Monetizing AI-Based Apps With Usage-Based Billing

This is a quick intro on how to leverage pay-as-you-go pricing to ensure pricing aligns with customer value while keeping costs under control.

In the last year, we have witnessed a surge in AI-based applications and APIs following the introduction of ChatGPT. This sparked the emergence of new enterprise use cases and workflows. Many of these solutions are delivered as APIs rather than traditional UI-based applications and target developers.  

However, monetizing AI-based APIs demands a strategic approach to ensure that the cost of API access reflects the value provided to customers. It's crucial to mitigate the potential for misuse and ensure that the pricing model is in line with the infrastructure costs, which can be substantial for powering these AI-based APIs. As a result, the conventional SaaS pricing model, offering unlimited API access, is not suitable for AI-based APIs. In this article, let's delve into potential methods for monetizing AI-based APIs.

Ensure Pricing Aligns to Customer Value

AI-based APIs, such as those using large language models (LLMs), are typically contextual and generate a response from some input. However, different inputs can create drastically different results.

A single, complex request that generates a large amount of information is likely far more valuable to a customer than a request that provides very little information or none at all. Of course, a customer could make a large number of small requests to formulate a result similar to one large request.

It may, therefore, make sense to align your pricing with the results rather than API calls. For LLMs like ChatGPT, one way to do this is to base pricing on the number of input and output tokens. For an audio API, on the other hand, it may mean looking at the length of the audio clip in minutes, as it doesn't matter whether the customer made a single API call or one hundred API calls to generate the necessary result.

It's also important to consider the accuracy and validity of the result. If the result generated has low confidence—potentially due to hallucinations—then it's not as valuable to the customer as an accurate and complete result.

One way to do this is via pay-as-you-go billing, also called consumption-based billing, which can charge customers based on their consumption.

Ensure Cost Scales With Pricing

Unlike traditional SaaS applications, infrastructure costs for AI-based applications typically make up a larger percentage of the overall operational budget. This can include the computing cost to train a new model, the cost of consuming other APIs like OpenAI, and the hosting cost to serve your API, among other things.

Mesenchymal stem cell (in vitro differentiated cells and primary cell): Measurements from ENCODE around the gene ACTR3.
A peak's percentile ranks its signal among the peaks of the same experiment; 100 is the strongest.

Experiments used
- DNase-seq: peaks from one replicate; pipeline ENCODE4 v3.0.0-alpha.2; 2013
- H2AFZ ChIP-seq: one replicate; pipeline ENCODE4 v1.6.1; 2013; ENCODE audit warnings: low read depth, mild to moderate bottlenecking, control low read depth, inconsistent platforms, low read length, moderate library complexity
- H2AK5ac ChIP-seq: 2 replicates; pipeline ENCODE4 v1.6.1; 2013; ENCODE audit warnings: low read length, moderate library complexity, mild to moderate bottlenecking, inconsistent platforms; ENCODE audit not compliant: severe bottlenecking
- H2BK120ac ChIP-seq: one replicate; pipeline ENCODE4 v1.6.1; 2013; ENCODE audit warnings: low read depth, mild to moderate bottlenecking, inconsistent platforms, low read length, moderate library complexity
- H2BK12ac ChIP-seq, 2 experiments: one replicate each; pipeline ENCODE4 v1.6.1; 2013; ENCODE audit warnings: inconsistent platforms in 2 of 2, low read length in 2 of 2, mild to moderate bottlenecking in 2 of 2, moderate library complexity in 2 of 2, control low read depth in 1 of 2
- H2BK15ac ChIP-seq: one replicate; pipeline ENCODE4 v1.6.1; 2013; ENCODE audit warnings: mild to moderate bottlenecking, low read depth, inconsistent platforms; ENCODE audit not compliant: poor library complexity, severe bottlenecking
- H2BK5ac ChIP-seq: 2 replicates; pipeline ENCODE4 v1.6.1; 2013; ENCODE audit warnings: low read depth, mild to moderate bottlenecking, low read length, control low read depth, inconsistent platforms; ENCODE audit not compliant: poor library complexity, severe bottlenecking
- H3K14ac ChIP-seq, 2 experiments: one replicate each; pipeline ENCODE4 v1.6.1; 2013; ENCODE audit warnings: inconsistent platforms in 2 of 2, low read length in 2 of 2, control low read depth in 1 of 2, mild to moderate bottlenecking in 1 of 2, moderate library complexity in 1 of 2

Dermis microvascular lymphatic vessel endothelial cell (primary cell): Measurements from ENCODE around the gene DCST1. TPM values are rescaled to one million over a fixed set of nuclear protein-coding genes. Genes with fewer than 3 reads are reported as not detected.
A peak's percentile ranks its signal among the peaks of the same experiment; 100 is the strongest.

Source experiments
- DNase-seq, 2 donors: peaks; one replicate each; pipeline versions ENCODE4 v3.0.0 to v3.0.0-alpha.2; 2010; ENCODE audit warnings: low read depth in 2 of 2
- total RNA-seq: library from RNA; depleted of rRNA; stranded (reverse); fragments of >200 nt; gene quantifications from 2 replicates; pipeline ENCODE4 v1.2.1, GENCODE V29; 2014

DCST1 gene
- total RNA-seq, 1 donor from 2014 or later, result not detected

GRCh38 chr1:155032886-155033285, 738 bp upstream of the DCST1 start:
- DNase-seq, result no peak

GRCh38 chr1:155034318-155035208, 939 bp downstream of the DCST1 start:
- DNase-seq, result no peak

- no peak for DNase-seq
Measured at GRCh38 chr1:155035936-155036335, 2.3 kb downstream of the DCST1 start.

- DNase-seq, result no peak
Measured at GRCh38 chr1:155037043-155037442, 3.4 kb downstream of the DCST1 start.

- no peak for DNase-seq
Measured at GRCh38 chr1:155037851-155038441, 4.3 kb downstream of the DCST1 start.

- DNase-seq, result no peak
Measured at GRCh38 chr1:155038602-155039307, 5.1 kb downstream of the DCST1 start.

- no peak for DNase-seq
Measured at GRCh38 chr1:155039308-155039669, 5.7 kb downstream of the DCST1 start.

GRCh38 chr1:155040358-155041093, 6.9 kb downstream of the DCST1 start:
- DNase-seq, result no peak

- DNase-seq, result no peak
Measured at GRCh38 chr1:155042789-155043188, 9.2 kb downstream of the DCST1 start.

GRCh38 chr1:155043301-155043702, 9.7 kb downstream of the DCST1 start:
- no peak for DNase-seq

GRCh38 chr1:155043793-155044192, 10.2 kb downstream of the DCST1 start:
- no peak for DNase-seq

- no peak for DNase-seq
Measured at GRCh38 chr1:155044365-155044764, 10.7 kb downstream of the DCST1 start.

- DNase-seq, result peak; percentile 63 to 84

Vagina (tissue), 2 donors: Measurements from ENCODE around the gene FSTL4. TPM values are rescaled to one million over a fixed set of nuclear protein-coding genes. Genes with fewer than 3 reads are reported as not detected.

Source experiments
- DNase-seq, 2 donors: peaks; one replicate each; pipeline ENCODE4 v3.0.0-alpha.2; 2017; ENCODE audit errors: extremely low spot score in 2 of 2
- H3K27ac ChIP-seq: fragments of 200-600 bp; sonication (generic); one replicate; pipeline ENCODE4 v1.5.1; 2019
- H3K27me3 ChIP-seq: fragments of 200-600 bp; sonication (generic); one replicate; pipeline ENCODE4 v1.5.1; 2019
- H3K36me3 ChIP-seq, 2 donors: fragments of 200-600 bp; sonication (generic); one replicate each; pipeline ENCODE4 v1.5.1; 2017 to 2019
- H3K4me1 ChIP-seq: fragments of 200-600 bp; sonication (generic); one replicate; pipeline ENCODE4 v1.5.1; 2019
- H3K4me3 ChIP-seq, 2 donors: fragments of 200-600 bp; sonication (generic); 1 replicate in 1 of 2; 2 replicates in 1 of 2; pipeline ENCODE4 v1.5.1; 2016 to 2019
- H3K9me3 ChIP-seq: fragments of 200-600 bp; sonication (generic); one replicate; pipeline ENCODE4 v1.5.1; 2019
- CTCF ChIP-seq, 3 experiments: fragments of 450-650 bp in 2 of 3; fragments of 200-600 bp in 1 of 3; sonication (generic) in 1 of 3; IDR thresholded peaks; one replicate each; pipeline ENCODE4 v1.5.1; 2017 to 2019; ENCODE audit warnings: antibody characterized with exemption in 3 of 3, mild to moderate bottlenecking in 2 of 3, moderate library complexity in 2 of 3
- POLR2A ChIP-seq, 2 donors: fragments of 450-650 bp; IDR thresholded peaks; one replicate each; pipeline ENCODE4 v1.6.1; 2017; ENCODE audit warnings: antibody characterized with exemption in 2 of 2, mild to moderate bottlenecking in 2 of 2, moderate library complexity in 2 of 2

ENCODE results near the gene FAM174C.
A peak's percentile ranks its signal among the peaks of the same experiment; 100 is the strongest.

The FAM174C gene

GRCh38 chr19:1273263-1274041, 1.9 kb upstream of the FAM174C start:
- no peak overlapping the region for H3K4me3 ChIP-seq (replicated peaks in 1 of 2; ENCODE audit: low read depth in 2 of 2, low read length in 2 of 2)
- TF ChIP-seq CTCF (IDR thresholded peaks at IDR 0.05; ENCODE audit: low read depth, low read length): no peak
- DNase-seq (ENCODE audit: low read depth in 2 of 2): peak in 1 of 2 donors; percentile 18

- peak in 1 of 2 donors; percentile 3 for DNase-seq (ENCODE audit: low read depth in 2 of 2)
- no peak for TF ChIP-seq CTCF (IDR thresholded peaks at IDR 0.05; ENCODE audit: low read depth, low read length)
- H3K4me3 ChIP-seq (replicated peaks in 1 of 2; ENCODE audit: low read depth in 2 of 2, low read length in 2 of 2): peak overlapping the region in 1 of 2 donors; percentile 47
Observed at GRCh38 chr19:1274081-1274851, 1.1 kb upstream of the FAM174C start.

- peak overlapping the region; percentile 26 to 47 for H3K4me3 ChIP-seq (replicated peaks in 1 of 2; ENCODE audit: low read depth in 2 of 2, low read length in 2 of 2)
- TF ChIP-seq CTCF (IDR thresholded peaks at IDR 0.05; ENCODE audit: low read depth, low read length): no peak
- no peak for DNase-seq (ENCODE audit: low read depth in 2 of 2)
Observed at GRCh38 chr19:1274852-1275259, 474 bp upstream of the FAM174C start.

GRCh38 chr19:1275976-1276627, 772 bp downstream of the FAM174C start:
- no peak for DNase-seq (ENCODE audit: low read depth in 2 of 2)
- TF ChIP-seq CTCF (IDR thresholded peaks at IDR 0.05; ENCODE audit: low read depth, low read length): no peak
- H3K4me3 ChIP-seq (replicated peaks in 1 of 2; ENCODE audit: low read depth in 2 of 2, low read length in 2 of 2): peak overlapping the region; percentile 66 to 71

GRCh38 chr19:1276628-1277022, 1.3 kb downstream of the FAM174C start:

As a customer consumes more of your APIs, your direct cost typically goes up as well. However, not all API calls cost the same. Different requests could have different unit economics depending on the request inputs, which model is used, etc. For example, if you are leveraging ChatGPT, a request with a larger number of tokens will cost more than a request with a smaller number of tokens.

Similarly, different models and contexts have different price points. Using the 128k context GPT-4 Turbo costs more than using the GPT-3.5 Turbo with 16k context. Because of this, you'd want to also ensure this cost difference is incorporated in your API pricing. Otherwise, you might have price arbitrage.

Prevent Accidental Abuse

Even though the cost to host an AI-based API is high, each API call can be seen as a commodity. A developer using your API likely does not require extensive set-up work just to start using the API. This can open you to abuse and arbitrage.

One way this can happen is with postpaid billing, which is pay-as-you-go. A customer could sign up, enter their credit card, and drive up a $10,000 bill. By the time the credit card is charged, however, it's canceled.

There are a couple of ways to prevent this:

Explore Prepaid Billing

Prepaid billing is one way to reduce the risk of abuse by requiring your customers to pay upfront.

This can be done by either requiring the customer to purchase a predefined quota or by purchasing credits that can be consumed over time. Quotas are perfect when the usage is predictable. However, customers of AI-based APIs may have a large variance in their monthly usage.

Prepaid credits make the most sense here. A customer could use a small number of credits in one month and a large number of credits the following month.

Consider Threshold-Based Invoicing

The tricky part with prepaid billing is it creates friction in the onboarding. You are asking a customer to purchase something before they are fully successful with the API and know how much they plan on using.

One way to solve this while still preventing abuse is with a combination of postpaid billing and threshold-based invoicing. With this setup, a customer is still invoiced in arrears.

However, the invoice is sent as soon as a threshold is met. For example, if the threshold is $500, then an invoice is sent and payment made as soon as $500 of consumption is made rather than waiting until the billing day. This model is popular within the advertising industry as the credit extended to a customer is capped to the threshold.

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